The Los Angeles Times from Los Angeles, California on August 13, 1978 · Page 359
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The Los Angeles Times from Los Angeles, California · Page 359

Los Angeles, California
Issue Date:
Sunday, August 13, 1978
Page 359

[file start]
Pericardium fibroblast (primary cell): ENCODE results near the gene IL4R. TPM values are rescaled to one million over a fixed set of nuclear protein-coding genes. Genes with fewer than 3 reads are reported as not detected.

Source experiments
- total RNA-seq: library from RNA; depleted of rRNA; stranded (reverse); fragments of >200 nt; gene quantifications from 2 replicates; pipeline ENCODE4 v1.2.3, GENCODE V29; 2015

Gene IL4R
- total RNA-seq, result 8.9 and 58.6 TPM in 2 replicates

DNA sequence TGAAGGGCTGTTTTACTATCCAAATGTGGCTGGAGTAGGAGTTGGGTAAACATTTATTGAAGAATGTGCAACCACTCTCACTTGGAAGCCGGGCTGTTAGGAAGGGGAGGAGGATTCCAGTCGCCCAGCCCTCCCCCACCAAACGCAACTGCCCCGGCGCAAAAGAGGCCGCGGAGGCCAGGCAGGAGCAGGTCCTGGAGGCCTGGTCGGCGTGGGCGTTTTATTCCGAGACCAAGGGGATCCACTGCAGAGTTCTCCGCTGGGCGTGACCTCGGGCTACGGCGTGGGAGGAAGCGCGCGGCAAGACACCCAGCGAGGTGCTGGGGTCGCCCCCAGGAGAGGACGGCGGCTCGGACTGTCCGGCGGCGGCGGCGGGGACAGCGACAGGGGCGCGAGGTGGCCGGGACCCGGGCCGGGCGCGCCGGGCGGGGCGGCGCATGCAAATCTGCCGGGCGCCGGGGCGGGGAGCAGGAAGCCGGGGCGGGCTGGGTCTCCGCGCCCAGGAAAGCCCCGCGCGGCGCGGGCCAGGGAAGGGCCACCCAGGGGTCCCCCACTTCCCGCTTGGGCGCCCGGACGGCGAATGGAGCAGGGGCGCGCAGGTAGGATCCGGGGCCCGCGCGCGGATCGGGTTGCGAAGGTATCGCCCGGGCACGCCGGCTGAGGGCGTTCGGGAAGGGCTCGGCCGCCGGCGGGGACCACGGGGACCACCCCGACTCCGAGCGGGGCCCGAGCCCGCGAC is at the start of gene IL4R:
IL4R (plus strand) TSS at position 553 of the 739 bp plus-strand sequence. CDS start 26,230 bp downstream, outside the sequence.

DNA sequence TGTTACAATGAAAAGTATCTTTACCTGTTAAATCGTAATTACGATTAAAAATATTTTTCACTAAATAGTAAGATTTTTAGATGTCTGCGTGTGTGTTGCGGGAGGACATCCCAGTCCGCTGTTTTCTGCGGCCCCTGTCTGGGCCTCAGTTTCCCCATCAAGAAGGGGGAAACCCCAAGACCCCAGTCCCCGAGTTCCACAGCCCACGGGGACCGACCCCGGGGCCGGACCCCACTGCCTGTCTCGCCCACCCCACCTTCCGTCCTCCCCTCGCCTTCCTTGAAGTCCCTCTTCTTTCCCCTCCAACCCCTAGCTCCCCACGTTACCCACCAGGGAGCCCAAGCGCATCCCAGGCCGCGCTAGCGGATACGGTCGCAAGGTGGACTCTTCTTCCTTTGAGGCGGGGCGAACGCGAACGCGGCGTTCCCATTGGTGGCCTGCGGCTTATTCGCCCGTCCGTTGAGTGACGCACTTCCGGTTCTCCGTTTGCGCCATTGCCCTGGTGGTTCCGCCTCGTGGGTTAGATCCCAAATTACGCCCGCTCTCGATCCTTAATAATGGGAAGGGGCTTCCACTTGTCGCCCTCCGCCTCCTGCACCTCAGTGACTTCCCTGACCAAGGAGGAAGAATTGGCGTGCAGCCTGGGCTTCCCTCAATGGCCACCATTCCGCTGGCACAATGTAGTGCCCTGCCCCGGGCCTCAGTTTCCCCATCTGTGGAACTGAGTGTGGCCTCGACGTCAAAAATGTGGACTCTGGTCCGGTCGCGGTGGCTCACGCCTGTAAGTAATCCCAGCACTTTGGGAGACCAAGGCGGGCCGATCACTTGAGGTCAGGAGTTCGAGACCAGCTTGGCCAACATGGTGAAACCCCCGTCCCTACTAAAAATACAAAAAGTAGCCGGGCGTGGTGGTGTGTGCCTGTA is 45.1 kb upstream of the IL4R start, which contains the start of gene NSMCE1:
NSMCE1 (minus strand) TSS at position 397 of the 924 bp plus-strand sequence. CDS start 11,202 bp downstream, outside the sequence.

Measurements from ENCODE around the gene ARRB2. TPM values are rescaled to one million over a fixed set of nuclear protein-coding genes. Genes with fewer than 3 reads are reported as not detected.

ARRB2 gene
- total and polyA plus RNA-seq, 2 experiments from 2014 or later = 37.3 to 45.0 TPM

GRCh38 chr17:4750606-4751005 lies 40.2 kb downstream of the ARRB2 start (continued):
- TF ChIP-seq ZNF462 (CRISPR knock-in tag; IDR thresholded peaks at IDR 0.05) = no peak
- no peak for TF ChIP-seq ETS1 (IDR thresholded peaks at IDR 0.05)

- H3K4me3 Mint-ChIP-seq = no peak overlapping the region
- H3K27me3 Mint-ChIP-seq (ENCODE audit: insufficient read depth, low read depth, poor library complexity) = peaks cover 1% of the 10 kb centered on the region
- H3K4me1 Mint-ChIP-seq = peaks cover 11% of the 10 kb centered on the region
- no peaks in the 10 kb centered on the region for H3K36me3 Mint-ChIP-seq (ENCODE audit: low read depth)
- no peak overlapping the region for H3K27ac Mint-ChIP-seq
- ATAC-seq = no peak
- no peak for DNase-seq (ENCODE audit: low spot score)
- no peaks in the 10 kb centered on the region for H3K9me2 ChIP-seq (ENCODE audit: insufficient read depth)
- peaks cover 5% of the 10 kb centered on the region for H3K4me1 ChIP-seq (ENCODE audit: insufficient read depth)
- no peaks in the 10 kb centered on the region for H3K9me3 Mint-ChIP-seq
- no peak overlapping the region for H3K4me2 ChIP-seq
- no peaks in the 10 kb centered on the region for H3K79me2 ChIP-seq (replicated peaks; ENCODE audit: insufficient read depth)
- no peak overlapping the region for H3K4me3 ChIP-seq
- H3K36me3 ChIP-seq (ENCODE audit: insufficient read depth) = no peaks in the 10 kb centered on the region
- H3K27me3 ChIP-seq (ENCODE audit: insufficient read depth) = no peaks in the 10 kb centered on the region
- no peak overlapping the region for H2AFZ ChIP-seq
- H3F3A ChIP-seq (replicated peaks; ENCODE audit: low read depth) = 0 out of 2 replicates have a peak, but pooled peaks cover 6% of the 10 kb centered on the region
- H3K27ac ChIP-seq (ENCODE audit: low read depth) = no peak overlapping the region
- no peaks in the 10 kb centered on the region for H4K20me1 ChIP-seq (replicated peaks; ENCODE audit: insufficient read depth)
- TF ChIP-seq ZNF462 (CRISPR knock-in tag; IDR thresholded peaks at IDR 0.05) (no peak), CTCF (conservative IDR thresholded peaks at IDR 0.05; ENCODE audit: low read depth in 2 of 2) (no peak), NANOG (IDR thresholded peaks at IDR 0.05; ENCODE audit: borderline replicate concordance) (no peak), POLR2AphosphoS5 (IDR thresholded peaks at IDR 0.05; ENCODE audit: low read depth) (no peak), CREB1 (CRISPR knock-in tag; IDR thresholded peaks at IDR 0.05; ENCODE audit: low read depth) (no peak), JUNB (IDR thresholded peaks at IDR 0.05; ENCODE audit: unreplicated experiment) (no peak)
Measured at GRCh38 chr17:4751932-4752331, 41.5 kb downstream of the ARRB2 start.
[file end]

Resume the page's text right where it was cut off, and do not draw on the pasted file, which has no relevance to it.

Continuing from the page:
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CALENDAB LOS ANGELES TIMES AUG. 13, 1978 Some of the many faces of nightclub comedian Jackie Mason: "Right there at the top with Greene and Rickles.' Jackie Mason: How Jewish Is Too Jewish'? Jackie Mason's Lower East Side accent was waffling through the telephone wire. The voice was uncertain, vacant, low. "Why do you think I never made it so big? Why do you think I never caught on?" Mason, 47, a brilliant nightclub comedian, is, in a manner, desperate. He aches for recognition, affection, stardom. "If I'm so good," he said, "if I'm such a sensation, such a hit, how come nobody comes to see me but three critics and two rabbis?" It was a few days before Mason would journey from New York to Los Angeles for a one-night stand at the Rosy, the bastion of Sunset Strip pop music. He would invite an array of Hollywood TV and movie types, "to dramatize my availability-" BY LEE GRANT They know that more than three critics and two rabbis come to see Mason in the resorts of the Catskill Mountains, the saloons of New York City and the showrooms of Las Vegas. "Jackie," said one TV executive, "is simply the best there is in a club, right there at the top with Shecky Greene and Don Rickles." But there is a catch here. Rickles has made the transition to TV situation comedy. Greene shows up often on talk shows. Mason, however, has run into barricades. "I want to be a superfamous motion picture and television comedy star," he said. "But people won't buy me and won't tell me why." Inquire around town. Why hasn't Jackie Mason made it big? There's hedging and sidestepping. Could it still be residual feeling from the famous incident of 1964 in which Ed Sullivan charged Mason with making an obscene gesture at him on television? "He s insane, unpredictable, can't be trusted," Sullivan said then. Do people still believe hiring Mason is hiring trouble, hiring a problem? Or is it, as Mason contends, something darker? Could it be that deep, European, ethnic, Jewish accent, and that blatantly Jewish demeanor? It doesn't seem a matter of anti-Semitism (Woody Allen, Joan Rivers and Mel Brooks are visibly Jewish) but more a matter of demographics. Can Jackie Mason, an ordained rabbi, the first in his family to be born in the United States (the rest in Minsk, Russia), play Idaho, the small towns of Please Turn to Page 36 SPOTLIGHT Gordon Davidson of the Mark Taper Forum talks about problems keeping an independent regional theater independent. Dan Sullivan interview. Page 52. Shakespeare comes to TV. Cecil Smith reports from a Scottish castle on the BBC's plan to televise all of the Bard's plays. Page 92. Natalie Wood turns 40 and feels great about it. Roderick Mann interview. Page 27. On the anniversary of Elvis Presley's death, Robert Hilburn compiles a list of Elvis' top songs. Page 62. Private opera recordings are hot items for serious collectors. David Wallace reports. Page 58. A Treasure of Mexico This snarling jaguar, from the Veracruz culture, is included in the "Treasures of Mexico" exhibit at County Museum of Art. See Williom Wilson review. Page 80. A D-Day Landing by xBig Red One' in Israel BY JOAN BORSTEN NETANYA, Israel-On a beach 15 miles north of Tel Aviv, Samuel Puller, playing director in cotton polo shirt, baggy bermudas and Adidas sneakers, wades into the tepid, pea-green Mediterranean. An inverted sailor hat protects his white mane from the fierce midday sun. Transparent pilot's goggles shield his eyes from the salty spray. "Ready?" he queries through a red bullhorn. Three special effects experts from England and three graduates of the Israeli Army's demolition corps nod. Bikini-clad wardrobe mistresses and script supervisors, bare-chested technicians and sunburned walk-ons scurry for cover under colorful umbrellas planted along the beachfront. "Picture," growls Fuller, cigar clamped between his teeth. A mine explodes. Fifty yards out at sea, wearing heavy winter uniforms tagged with the distinctive Red One shoulder patch of the U.S. Army's 1st Infantry Division, several dozen Israeli extras tread water. Thanks to careful casting and a capable American barber, they look like authentic dogfaces. Also jumping waves and carrying M-l rifles are Lee Marvin, Mark Hamill, Robert Carradine, Bobby DiCicco and Kelly Ward. Fighting the powerful undercurrent and ducking "shrapnel," the GIs advance through'a scale replica of one small portion of Omaha Beach as it was on D-Day (re-created from Cornell Capa photographs). Fuller energetic, feisty, vicariously reliving his own stint as a Big Red One corporal talks to them around teller mines and tetrahedrons. Beyond the famous "seven yards of hell," oblivious to the fireworks, two dozen Israeli extras doze in Nazi uniforms. Fuller, an auteur film-maker recognized by European critics and movie buffs before he was honored in his native America, is shooting the invasion of Normandy sequence for "The Big Red One." The $6 million project for Lorimar Productions may well become the quintessential World War II epic. Most of the film, which Fuller began scripting more than 30 years ago while still soldiering in the Ardennes, will be made in Israel, a country that has never before served as the principal location for a non-Jewish, nonbiblical movie. "We planned to film at the very scenes of Fuller's war experience," explains producer Gene Corman ("F.I.S.T."). "But North Africa and Europe have changed over three decades. The primitive Sicilian towns that Fuller remembered have gone modem; television antennae and telephone poles mar the skylines. The once Please Turn to Page 26

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